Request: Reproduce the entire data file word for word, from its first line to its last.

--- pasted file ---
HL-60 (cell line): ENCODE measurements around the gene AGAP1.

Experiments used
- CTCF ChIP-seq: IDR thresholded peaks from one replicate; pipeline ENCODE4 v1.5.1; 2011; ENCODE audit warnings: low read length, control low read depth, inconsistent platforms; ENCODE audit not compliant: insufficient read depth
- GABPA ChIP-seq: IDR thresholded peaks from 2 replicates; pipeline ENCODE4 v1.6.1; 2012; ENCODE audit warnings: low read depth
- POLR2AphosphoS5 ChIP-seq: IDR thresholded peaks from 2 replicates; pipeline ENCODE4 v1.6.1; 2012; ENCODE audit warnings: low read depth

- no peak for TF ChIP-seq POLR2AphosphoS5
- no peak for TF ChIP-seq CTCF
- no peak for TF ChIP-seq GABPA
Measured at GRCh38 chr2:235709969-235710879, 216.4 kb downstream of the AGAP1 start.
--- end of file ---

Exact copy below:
HL-60 (cell line): ENCODE measurements around the gene AGAP1.

Experiments used
- CTCF ChIP-seq: IDR thresholded peaks from one replicate; pipeline ENCODE4 v1.5.1; 2011; ENCODE audit warnings: low read length, control low read depth, inconsistent platforms; ENCODE audit not compliant: insufficient read depth
- GABPA ChIP-seq: IDR thresholded peaks from 2 replicates; pipeline ENCODE4 v1.6.1; 2012; ENCODE audit warnings: low read depth
- POLR2AphosphoS5 ChIP-seq: IDR thresholded peaks from 2 replicates; pipeline ENCODE4 v1.6.1; 2012; ENCODE audit warnings: low read depth

- no peak for TF ChIP-seq POLR2AphosphoS5
- no peak for TF ChIP-seq CTCF
- no peak for TF ChIP-seq GABPA
Measured at GRCh38 chr2:235709969-235710879, 216.4 kb downstream of the AGAP1 start.